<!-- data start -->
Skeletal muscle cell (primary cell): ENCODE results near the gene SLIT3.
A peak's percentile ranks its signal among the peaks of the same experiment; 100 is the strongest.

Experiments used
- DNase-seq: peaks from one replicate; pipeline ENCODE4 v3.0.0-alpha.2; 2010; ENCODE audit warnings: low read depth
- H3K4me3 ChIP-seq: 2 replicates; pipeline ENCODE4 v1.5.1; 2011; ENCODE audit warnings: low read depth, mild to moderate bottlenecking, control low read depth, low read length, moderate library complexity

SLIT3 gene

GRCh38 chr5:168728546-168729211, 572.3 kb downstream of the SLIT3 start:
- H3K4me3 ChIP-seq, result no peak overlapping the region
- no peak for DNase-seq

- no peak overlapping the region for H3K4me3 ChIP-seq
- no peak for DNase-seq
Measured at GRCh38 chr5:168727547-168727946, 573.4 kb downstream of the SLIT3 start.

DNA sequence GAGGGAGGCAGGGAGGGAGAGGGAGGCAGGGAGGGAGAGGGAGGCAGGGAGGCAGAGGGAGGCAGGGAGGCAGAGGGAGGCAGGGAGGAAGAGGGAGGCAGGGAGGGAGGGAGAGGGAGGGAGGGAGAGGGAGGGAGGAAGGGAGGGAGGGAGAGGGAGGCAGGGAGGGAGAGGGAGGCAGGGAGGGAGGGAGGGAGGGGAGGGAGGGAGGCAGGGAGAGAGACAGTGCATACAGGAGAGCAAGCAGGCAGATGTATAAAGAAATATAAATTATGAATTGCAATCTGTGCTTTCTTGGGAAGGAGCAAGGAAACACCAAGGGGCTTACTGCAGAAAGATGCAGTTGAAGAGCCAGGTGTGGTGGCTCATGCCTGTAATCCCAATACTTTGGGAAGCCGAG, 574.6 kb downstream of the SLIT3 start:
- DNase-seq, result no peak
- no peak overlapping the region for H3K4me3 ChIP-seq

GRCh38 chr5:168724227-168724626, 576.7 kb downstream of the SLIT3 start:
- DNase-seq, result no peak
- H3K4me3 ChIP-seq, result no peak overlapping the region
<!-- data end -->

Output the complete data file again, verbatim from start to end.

Skeletal muscle cell (primary cell): ENCODE results near the gene SLIT3.
A peak's percentile ranks its signal among the peaks of the same experiment; 100 is the strongest.

Experiments used
- DNase-seq: peaks from one replicate; pipeline ENCODE4 v3.0.0-alpha.2; 2010; ENCODE audit warnings: low read depth
- H3K4me3 ChIP-seq: 2 replicates; pipeline ENCODE4 v1.5.1; 2011; ENCODE audit warnings: low read depth, mild to moderate bottlenecking, control low read depth, low read length, moderate library complexity

SLIT3 gene

GRCh38 chr5:168728546-168729211, 572.3 kb downstream of the SLIT3 start:
- H3K4me3 ChIP-seq, result no peak overlapping the region
- no peak for DNase-seq

- no peak overlapping the region for H3K4me3 ChIP-seq
- no peak for DNase-seq
Measured at GRCh38 chr5:168727547-168727946, 573.4 kb downstream of the SLIT3 start.

DNA sequence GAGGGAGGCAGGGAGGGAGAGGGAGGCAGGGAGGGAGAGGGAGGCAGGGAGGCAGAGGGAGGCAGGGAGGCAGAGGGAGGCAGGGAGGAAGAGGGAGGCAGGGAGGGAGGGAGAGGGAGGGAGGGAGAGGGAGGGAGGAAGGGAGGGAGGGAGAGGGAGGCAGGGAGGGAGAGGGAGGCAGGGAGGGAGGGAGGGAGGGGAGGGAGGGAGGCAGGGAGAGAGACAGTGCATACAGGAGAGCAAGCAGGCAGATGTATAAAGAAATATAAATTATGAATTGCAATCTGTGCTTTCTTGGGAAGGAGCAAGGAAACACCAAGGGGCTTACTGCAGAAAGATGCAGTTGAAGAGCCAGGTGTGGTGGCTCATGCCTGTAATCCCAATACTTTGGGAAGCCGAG, 574.6 kb downstream of the SLIT3 start:
- DNase-seq, result no peak
- no peak overlapping the region for H3K4me3 ChIP-seq

GRCh38 chr5:168724227-168724626, 576.7 kb downstream of the SLIT3 start:
- DNase-seq, result no peak
- H3K4me3 ChIP-seq, result no peak overlapping the region